When a speed adjustment is necessary to maintain separation, what minimum speed may ATC request of a turbine-powered aircraft operating below 10,000 feet? 200 knots. 210 knots. 250 knots.
If ATC requests a speed adjustment that is not within the operating limits of the aircraft, what action must the pilot take? Maintain an airspeed within the operating limitations as close to the requested speed as possible. Attempt to use the requested speed as long as posible, then request a reasonable airspeed from ATC. Advise ATC of the airspeed that will be used.
When must the pilot initiate a missed approach procedure from an ILS approach At the DH when the runway is not cleabrly visible. When the time has expired after reaching the DH and the runway environment is not clearly visible. At the DH, if the visual references for the intended runway are not distinctly visible or anytime thereafter that visual reference is lost.
Assuming that all ILS components are operating and the required visual references are not acquired, the missed approach should be inititiated upon? arrival at the DH on the glide sippe. arrival at the visual descent point. expiration of the time listed on the approach chart for missed approach.
Under which condition, if any, may a pilot descend below DH or MDA when using the ALSF-1 approach light system as the primary visual reference for the intended runway? Under no condition can the approach light system serve as a necessary visual reference for descent below DH or MDA. Descent to the intended runway is authorized as long as any portion of the approach light system can be seen. The approach light system can be used as a visual reference, except that descent below 100 feet above TDZE requires that the red light bars be visibleand identifiable.
What altitude is a pilot authorized to fly when celared for an ILS approach? The pilot: may begin a descent to the procedure turn altitude. must maintain the last assigned altitude until established on a published route or segment of the approach with published altitudes. may descend from the assigned altitude only when established on the final approach course.
What minimum ground visibility may be used instead of a prescribed visibility criteria of RVR 16 when that RVR value is not reported? 114 SM. 3/4 SM 3/8 SM.
The prescribed visibility criteria of RVR 32 for the runway of intended operation is not reported. What minimum ground visibility may be used instead of the RVR value? 3/8 SM. 5/8 SM. 3/4 SM.
The visibility criteria for a particular instrument approach procedure is RVR 40. What minimum ground visibility may be substituted for the RVR value? 5/8 SM 3/4 SM. 7/8 SM.
When proceeding to the alternate airport, which minimums apply? The IFR alternate minimums section in front of the NOAA IAP book. 2000-3 for at least 1 hour before until 1 hour after the ETA. The actual minimums shown on the chart for the airport.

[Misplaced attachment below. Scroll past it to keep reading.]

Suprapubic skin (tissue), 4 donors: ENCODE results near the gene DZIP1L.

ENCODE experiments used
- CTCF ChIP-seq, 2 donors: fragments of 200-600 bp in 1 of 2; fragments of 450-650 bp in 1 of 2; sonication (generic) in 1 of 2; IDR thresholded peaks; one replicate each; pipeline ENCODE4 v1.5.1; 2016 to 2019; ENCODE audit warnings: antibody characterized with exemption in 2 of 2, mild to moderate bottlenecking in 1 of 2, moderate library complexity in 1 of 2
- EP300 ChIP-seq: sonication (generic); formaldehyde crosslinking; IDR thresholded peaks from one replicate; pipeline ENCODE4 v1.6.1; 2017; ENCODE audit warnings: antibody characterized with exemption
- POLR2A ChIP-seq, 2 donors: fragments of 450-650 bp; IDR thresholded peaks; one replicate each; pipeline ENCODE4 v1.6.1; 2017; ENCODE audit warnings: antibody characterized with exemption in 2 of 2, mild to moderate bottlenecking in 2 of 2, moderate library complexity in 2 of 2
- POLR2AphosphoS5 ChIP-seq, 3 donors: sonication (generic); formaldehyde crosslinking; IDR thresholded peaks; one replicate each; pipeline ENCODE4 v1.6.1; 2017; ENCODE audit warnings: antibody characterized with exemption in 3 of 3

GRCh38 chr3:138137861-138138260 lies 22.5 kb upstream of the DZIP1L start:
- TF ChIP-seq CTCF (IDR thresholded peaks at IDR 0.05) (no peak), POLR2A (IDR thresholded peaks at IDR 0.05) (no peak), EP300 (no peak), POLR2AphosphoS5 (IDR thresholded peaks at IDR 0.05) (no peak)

What action should a pilot take when a clearance is received from ATC that appears to be contrary to a regulation? Read the clearance back in its entirety. Request a clarification from ATC. Do not accept the clearance.
ICAO Holding Speeds? Up to 14000 ft: 230kts 14000 ft to 20000 ft: 240kts 20000 ft to 34000 ft: 265kts Above 34000 ft: M0.83 NONE.
Where dos the DME indicator have the greatest error between the ground distance and displayed distance to the VORTAC? High altitudes close to the VORTAC Low altitudes close to the VORTAC Low altitudes far from the VORTAC.
What DME indicator should a pilot observe when directly over a VORTAC site at 12,000feet? O DME miles 2 DME miles 2.3 DME miles.
What functions are provided by ILS? Azimuth, distance, and vertical angle Azimuth, range and vertical angle Guidance, range, and visual information.
Within what frequency range dos the localizer transmitter of the ILS operate? 108.10 to 118.10 MHZ 108.10 to 111.95 MHz 108.10 to 117.95 MHz.
The lowest ILS Category Il minimums are? DH 50 feet and RVR 1200 feet DH 100 feet and RVR 1200 feet DH 150 feet and RVR 1500 feet.
What is the lowest Category IlIA minimum? DH 50 feet and RVR 1200 feet RV 1000 feet RVR 700 feet.
Aircraft navigating by GPS are considered, on the flight plan to be: RNAV equipped Astrotracker equipped FMS/EFIS equipped.
What is the expected duration of an individual microburst? Five minutes with maximum winds lasting approximately 2 to 4 minutes. One microburst may continue for as long as an hour. Seldom longer than 15 minutes from the time the burst strikes the ground until dissipation.
Maximum downdrafts in a microburst encounter may be as strong as: 1,500 ft/min. 4,500 ft/min. 6,000 ft/min.
An aircraft that encounters a headwind of 40 knots, within a microburst, may expect a total shear across the microburst of: 40 knots. 80 knots. 90 knots.
Which INITIAL cockpit indications should a pilot be aware of when a headwind shears to a calm wind? Indicated airspeed decreases, aircraft pitches up, and altitude decreases. Indicated airspeed increases, aircraft pitches down, and altitude increases. Indicated airspeed decreases, aircraft pitches down, and altitude decreases.
Which condition would INITIALLY cause the indicated airspeed and pitch to increase and the sink rate to decrease? Sudden decrease in a headwind component. Tailwind which suddenly increases in velocity. Sudden increase in a headwind component.
Which INITIAL cockpit indications should a pilot be aware of when a constant tailwind shears to a calm wind? Altitude increases; pitch and indicated airspeed decrease. Altitude, pitch, and indicated airspeed decrease. Altitude, pitch, and indicated airspeed increase.